Fleet News

Funding: Accounting rules will hit transport sector

Rob Riddleston, head of transport and logistics, Barclays Corporate

With the Base Rate held at 0.5% and economists predicting this historical low will remain into next year and possibly to 2013 it’s not hard to see that we are living in an unusual interest rate environment.

Barclays is already starting to see an increase in the number of businesses swapping floating rates into fixed to take advantage of the flattening rate curve.

But the interest rate swap is by no means the only instrument for businesses looking to manage risks from the potential future economic uncertainties they face.

One of the issues currently facing transport and logistics companies is proposed changes to lease accounting rules which will affect how lease commitments are reflected on corporate balance sheets.

The transport and logistics sector could be among the hardest hit as a result of the overhaul, which is expected to come as early as 2013.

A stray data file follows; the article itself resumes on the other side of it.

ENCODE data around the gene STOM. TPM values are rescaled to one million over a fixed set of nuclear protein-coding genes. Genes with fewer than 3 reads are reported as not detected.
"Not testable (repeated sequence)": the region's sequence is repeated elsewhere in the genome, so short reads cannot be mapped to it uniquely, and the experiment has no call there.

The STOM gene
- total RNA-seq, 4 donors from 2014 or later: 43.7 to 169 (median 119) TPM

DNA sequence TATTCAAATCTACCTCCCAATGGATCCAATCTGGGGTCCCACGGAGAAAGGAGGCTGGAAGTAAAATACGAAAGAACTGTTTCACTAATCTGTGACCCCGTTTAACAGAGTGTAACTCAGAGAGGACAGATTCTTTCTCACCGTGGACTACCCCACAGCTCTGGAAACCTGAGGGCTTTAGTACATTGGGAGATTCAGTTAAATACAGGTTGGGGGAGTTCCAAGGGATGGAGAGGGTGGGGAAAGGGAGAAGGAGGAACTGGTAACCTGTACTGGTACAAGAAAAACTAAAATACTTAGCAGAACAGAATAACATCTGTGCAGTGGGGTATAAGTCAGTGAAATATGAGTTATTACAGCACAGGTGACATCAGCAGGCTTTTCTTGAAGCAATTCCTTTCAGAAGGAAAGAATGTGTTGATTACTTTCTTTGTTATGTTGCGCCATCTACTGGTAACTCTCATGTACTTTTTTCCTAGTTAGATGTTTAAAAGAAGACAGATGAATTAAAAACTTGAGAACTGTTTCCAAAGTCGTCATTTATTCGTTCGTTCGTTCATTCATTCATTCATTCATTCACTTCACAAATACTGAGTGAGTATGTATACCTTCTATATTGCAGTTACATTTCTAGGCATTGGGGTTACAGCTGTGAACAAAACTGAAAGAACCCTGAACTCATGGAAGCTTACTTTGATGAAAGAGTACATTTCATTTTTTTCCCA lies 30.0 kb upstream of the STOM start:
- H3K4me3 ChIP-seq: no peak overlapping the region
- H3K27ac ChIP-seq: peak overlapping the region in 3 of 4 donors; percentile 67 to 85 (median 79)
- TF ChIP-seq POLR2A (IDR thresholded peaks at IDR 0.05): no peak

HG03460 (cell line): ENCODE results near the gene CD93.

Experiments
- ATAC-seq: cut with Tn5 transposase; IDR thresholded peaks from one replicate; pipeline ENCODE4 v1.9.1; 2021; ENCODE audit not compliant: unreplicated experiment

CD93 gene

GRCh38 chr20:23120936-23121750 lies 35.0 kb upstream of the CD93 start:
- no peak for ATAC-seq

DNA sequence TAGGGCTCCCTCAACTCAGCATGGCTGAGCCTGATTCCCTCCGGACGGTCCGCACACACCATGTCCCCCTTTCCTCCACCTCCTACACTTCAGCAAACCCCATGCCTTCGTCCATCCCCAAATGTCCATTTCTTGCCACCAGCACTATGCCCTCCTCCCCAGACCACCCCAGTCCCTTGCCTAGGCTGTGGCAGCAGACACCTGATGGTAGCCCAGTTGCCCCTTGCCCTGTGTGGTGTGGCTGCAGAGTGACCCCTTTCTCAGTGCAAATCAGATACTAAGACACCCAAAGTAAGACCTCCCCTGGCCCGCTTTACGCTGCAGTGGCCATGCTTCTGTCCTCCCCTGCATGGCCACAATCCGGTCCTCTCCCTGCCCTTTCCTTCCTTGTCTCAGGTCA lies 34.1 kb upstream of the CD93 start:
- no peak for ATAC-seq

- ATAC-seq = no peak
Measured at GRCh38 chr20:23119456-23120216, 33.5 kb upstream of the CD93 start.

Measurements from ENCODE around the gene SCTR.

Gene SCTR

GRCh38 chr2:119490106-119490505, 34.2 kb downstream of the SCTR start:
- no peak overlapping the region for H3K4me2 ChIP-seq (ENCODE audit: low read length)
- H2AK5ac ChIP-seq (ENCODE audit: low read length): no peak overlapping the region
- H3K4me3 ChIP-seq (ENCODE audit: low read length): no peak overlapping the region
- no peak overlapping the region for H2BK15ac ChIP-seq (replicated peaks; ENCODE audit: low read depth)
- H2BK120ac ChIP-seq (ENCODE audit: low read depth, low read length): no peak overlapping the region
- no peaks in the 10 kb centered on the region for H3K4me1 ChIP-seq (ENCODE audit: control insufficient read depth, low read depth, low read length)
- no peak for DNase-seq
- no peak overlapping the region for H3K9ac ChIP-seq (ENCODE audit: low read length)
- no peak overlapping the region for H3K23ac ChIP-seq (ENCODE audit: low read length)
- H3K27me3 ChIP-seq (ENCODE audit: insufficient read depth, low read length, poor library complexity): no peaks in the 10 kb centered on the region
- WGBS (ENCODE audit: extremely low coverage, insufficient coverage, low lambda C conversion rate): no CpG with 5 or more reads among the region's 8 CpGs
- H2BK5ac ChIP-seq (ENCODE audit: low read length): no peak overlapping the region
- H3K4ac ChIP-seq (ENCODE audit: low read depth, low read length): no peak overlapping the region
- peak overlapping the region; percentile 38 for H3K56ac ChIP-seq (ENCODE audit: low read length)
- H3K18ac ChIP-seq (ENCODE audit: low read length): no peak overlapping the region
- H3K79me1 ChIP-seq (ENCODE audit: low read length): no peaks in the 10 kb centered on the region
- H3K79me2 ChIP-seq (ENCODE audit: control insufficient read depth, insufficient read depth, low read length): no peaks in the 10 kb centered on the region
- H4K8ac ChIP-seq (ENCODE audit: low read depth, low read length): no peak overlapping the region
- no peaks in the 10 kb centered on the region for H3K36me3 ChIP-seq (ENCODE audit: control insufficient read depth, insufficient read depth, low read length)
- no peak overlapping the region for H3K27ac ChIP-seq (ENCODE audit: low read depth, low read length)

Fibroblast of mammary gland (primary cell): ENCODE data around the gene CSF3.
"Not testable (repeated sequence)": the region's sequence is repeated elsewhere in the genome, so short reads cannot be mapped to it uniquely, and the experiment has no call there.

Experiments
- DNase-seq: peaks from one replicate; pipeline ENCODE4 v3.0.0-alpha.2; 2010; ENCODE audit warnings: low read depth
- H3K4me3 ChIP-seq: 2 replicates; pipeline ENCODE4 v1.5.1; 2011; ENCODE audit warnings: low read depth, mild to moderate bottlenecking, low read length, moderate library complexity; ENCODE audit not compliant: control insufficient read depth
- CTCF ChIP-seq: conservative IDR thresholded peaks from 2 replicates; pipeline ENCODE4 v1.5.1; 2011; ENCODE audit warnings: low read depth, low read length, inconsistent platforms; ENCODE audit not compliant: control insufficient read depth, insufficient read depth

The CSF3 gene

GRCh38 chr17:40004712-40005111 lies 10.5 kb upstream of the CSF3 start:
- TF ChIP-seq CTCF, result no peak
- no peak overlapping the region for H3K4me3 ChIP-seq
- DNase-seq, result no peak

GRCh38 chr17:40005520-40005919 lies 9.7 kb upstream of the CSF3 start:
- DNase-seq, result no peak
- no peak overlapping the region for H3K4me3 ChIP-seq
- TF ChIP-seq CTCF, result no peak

Often leasing most of their vehicles, companies with multiple long leases will be forced to recognise these payments as a liability on their balance sheet rather than the current standard of having some off-balance sheet.

We have already seen a number of clients enter into contracts to mitigate their risk, such as reducing their inflation exposure in exchange for certainty around their commitments.

Any company which leases assets, including vehicles, machinery or real estate, should adopt a proactive stance and, if they haven’t already, start considering how these changes will impact their business.

Hedge accounting may also help businesses bring stability back to their earnings by mitigating volatility, using derivatives to manage risk.

Despite the potential benefits, some businesses have shied away from applying hedge accounting practices due to the onerous rules currently in place.

However, the new accounting standard IFRS 9 coming into effect in 2015, will significantly broaden the qualifying criteria for businesses looking to apply hedge accounting.

Very broadly speaking, if a transaction makes sense from a risk management perspective then it should qualify under the new hedge accounting rules.

Those companies which constantly evaluate the risks they face in the widest sense, and seek access to a range of solutions and strategies to combat these risks, will be better placed to navigate the current economic environment.

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